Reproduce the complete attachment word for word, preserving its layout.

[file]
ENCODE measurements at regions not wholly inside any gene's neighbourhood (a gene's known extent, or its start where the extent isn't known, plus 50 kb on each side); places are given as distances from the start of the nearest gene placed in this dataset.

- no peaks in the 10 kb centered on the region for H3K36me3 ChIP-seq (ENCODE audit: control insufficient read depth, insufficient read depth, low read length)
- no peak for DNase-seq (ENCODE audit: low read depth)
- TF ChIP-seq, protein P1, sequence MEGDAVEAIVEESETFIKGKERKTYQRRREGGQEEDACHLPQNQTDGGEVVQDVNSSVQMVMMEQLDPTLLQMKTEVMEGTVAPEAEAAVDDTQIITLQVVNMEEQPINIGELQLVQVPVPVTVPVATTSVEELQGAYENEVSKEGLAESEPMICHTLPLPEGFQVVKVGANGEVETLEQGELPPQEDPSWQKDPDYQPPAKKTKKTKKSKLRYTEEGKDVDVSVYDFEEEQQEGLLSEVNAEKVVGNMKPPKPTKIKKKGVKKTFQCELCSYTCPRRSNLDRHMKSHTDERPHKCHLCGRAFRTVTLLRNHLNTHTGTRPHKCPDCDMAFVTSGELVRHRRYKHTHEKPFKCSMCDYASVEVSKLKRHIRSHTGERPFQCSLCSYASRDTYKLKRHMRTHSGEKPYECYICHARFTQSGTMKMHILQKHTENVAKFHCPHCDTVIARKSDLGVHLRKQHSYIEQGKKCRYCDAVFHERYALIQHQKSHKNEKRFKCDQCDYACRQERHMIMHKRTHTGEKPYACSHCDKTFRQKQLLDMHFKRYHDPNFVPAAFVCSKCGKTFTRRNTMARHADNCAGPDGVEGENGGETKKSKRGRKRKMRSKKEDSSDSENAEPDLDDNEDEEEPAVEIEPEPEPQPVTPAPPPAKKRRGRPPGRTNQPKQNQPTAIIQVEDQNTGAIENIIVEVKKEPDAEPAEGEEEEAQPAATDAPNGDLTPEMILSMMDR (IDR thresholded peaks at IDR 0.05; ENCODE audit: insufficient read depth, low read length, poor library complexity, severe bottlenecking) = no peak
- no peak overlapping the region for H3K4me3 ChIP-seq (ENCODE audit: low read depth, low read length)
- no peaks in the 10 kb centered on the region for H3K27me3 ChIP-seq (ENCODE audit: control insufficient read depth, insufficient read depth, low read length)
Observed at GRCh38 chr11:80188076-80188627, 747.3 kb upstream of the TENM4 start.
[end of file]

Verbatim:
ENCODE measurements at regions not wholly inside any gene's neighbourhood (a gene's known extent, or its start where the extent isn't known, plus 50 kb on each side); places are given as distances from the start of the nearest gene placed in this dataset.

- no peaks in the 10 kb centered on the region for H3K36me3 ChIP-seq (ENCODE audit: control insufficient read depth, insufficient read depth, low read length)
- no peak for DNase-seq (ENCODE audit: low read depth)
- TF ChIP-seq, protein P1, sequence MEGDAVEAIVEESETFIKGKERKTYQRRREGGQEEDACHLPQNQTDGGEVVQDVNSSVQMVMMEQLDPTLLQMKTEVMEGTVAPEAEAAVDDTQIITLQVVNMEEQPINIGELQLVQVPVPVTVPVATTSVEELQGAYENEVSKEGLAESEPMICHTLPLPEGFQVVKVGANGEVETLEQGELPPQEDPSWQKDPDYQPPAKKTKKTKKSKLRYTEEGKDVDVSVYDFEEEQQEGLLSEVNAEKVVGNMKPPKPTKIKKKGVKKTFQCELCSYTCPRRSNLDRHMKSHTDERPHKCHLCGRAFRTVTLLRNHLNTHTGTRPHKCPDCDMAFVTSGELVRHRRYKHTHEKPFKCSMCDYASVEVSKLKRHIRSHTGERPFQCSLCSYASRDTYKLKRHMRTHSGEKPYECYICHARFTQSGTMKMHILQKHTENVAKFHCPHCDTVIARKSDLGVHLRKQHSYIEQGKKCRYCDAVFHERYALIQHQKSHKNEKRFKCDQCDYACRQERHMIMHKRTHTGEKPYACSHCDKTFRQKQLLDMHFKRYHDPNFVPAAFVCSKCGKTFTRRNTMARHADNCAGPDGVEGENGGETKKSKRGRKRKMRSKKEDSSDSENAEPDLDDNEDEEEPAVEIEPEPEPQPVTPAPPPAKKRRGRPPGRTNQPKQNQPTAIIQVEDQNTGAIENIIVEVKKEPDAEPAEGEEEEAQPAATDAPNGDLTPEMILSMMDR (IDR thresholded peaks at IDR 0.05; ENCODE audit: insufficient read depth, low read length, poor library complexity, severe bottlenecking) = no peak
- no peak overlapping the region for H3K4me3 ChIP-seq (ENCODE audit: low read depth, low read length)
- no peaks in the 10 kb centered on the region for H3K27me3 ChIP-seq (ENCODE audit: control insufficient read depth, insufficient read depth, low read length)
Observed at GRCh38 chr11:80188076-80188627, 747.3 kb upstream of the TENM4 start.